As a progress report on Book 3, War of Gods: I'm actually very happy with how the writing is going so far. The first act is complete (if you've been reading the series, you know each book has three acts), and I'm well over a third of the way finished with the first draft of the manuscript. I'm an obsessive outliner, so I know exactly where the story is going, I just have to keep producing the words to get there. Without being spoilery, a few tidbits from all the insanity that has happened in the book so far: Fi has managed to recruit herself a century of ogres, Zeke has come face-to-face with the Wendigo, and Baphomet has performed a particularly nasty black mass to summon the devil—much to Tanuki's chagrin. There's a whole lot more going on than that, but we're just going to have to wait to find out what it all entails :)

The projected release date of late Summer still stands. One foreseeable effect on that would be if I do a Kickstarter to help cover production costs for a number of things, including hardback copies of all three books, and possible limited edition hardback and paperback box sets. More than a few author friends and fans have encouraged me to do this. The only problem is that Kickstarters take quite a bit of time and energy and doing one could push the release back a month or even two. I'd love to hear what you think about that if you care to respond here or send me an email at undyrk@paternusbooks.com.

That's all I've got for now. I hope everyone is well as we charge ahead into the new year. May it be your best year ever :)

All the best,
Profile Image for James Tivendale.
317 reviews1,343 followers
July 4, 2020
I received an uncorrected proof copy of Paternus: War of Gods in exchange for an honest review. Thank you to Dyrk Ashton.

Only a handful of days have passed since the hospital attack in Paternus: Rise of Gods but so much has changed for Fi and Zeke. These seemingly average teenagers have been whisked away from their normal lives to become key players in the looming war of ages. Alongside Peter (also known as Odin and the all-Father), the Prathamaja Nandana, Freyja, Kabir, Ganesh, and many more in an all-star Gods and heroes of mythology line-up, they are making the final arrangements before the epic confrontation with Khagan and Kleron's Asura.

"The end of the Maha yuga is coming in only a few weeks, and with it, possibly the end of the world."

We join the action as Zeke and Pratha are off to Africa in search of the Twins of legend and Peter asks Fi if she'd like to go visit Yggdrasil, The World Tree. The Asura are also preparing for the final showdown with Khagan having quite a few tricks and surprises hidden up his Firstborn sleeve.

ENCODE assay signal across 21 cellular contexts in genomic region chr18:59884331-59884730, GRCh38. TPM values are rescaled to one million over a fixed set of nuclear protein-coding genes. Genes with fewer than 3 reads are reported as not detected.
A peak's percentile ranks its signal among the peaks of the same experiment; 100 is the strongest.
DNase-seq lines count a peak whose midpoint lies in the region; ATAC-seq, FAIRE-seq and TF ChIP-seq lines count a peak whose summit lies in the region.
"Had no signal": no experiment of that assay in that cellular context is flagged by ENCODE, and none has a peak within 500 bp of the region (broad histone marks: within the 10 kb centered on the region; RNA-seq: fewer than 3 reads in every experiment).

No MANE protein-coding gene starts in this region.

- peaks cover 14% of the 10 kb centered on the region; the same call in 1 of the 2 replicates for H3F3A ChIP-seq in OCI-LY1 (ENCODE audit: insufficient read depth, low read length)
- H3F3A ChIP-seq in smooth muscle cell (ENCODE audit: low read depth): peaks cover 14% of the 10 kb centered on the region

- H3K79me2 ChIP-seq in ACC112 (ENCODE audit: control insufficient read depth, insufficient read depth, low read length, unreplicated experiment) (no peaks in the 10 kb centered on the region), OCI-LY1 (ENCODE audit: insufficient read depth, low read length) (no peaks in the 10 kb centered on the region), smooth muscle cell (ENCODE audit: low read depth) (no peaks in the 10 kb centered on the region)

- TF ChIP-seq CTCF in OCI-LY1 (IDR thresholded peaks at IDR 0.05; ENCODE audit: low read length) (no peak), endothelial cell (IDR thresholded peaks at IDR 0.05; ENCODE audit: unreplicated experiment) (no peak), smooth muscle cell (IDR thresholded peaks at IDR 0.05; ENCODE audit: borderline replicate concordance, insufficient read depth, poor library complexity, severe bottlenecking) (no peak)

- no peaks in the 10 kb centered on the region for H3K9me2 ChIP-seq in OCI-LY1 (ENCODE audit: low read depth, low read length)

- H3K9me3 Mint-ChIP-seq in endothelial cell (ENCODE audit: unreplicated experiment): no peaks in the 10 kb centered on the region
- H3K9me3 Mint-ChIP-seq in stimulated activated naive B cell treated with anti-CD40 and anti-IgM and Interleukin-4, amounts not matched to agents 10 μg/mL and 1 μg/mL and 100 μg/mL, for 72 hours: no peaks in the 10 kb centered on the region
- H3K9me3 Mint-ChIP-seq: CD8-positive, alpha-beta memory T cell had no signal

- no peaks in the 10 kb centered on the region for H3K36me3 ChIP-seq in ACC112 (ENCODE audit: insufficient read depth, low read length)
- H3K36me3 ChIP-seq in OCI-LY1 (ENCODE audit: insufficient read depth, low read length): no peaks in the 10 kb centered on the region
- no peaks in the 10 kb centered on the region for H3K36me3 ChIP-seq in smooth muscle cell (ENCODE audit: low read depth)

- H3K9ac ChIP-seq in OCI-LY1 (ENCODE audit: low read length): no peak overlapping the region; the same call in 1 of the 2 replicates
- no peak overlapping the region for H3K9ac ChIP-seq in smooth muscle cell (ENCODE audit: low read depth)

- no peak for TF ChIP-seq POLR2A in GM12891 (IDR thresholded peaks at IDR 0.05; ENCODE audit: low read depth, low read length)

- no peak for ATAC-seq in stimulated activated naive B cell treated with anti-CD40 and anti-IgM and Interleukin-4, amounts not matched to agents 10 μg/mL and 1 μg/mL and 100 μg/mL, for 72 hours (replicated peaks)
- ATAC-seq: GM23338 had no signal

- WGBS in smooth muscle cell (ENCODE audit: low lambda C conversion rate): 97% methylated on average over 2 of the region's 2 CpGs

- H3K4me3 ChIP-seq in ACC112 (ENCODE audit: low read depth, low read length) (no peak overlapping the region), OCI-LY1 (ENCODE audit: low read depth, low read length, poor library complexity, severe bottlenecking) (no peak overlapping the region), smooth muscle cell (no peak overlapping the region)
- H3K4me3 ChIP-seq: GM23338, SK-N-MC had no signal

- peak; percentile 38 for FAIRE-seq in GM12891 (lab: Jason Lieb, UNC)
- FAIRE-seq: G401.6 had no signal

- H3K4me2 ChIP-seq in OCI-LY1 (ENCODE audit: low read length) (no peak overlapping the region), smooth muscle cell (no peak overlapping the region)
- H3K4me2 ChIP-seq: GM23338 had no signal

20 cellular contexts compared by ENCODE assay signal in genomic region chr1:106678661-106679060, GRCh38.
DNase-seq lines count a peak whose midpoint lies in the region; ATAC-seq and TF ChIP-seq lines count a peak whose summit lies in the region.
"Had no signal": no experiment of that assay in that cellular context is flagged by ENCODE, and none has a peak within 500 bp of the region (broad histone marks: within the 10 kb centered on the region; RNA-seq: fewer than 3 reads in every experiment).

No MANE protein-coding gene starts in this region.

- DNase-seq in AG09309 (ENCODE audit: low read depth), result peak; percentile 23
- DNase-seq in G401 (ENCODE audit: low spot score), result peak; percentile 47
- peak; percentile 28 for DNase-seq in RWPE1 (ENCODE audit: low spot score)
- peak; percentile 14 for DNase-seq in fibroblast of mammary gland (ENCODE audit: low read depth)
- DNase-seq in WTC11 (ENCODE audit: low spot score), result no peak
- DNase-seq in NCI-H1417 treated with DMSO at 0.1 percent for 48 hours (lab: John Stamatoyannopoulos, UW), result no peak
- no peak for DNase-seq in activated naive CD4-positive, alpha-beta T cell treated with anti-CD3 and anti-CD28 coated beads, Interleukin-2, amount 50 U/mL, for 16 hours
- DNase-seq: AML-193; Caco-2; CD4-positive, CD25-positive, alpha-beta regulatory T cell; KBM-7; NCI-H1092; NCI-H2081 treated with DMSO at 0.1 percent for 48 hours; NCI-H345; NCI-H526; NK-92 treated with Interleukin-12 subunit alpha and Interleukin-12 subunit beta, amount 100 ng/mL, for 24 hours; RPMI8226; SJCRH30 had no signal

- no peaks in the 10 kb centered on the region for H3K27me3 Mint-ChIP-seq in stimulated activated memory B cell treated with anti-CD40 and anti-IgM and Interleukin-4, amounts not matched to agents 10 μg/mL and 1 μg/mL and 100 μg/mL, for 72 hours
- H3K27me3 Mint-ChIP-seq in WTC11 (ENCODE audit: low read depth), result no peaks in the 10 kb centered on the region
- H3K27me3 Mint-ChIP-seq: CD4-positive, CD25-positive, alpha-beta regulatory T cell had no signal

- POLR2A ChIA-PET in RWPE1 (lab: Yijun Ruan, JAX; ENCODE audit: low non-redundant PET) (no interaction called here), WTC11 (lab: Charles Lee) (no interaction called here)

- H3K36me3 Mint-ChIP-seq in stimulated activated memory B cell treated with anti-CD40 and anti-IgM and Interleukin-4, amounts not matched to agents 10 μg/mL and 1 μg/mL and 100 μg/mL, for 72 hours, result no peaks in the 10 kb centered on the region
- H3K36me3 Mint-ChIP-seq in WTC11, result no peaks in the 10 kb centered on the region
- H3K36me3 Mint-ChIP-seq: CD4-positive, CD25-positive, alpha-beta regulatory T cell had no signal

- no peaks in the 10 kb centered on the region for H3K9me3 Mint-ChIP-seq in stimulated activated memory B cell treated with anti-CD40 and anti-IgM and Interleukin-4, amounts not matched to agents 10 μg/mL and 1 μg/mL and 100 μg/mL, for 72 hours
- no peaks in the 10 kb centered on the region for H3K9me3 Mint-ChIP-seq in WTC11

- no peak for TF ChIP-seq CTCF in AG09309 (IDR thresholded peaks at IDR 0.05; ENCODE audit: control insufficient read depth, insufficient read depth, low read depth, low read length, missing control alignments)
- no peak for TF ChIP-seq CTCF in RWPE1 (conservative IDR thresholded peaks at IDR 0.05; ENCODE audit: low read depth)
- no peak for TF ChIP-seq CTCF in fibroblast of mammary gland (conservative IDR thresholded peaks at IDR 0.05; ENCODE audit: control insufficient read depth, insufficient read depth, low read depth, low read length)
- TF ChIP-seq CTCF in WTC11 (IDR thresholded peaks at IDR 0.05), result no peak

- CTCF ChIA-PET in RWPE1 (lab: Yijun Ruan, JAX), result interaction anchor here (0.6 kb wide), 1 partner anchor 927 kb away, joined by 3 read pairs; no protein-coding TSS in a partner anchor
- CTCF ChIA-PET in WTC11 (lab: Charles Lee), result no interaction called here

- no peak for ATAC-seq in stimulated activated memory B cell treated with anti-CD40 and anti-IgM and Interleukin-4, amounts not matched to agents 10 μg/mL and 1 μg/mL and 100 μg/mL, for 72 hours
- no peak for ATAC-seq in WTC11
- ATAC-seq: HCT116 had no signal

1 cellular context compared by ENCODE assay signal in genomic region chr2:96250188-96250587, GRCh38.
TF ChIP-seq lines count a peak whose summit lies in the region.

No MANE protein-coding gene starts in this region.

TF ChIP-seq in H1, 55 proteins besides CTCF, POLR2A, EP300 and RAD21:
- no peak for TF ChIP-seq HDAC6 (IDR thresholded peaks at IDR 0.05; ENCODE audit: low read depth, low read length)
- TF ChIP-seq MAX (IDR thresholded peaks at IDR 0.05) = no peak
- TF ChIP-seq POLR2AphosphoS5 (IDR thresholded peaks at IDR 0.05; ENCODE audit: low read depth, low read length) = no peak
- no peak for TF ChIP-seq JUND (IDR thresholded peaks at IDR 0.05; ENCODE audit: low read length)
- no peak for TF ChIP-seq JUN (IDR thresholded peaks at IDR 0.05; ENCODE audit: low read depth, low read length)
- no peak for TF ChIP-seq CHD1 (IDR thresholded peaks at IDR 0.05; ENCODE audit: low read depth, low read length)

Ashton's Paternus trilogy is a masterclass of Urban Fantasy. The scale and scope of the whole Paternus endeavour is phenomenal and War of Gods takes what I thought I knew of epic fantasy and multiplies the stakes, the action, the drama, and emotional wallop by ten. There are almighty showdowns that have been millennia in the making, the all-star line-ups on the side of the Deva and the Asura includes characters that make the majority of superheroes look dang average, and there were scenes that were so emotionally impactful that this humble reviewer was crying his eyes out on a park bench this morning. The final showdown here rivals that of John Gwynne's in A Time of Courage which was, until today, hands down the finest battle I'd ever read about in fantasy fiction.

War of Gods is still delivered in Ashton's unique head-hopping third person present tense style, which took a while to get used to in the first book but now paints a crystal clear image of all that is going on in the heads of numerous characters on both sides of the war. Talking about characters, the dramatis personae is huge! The size of the ensemble at least doubles here. That is great though as some of the new additions and players who were minor characters previously have great standout moments and performances. (I want my own personal raven like Munin who can slip and has an adorable tiny sword!) Humour in fantasy is very hit and miss with me but Ashton injects it well when it is needed and it doesn't come across forced or overpowering. The below quote is an example that I think works well at adding a smile and a bit of brightness to the impending doom the story brings.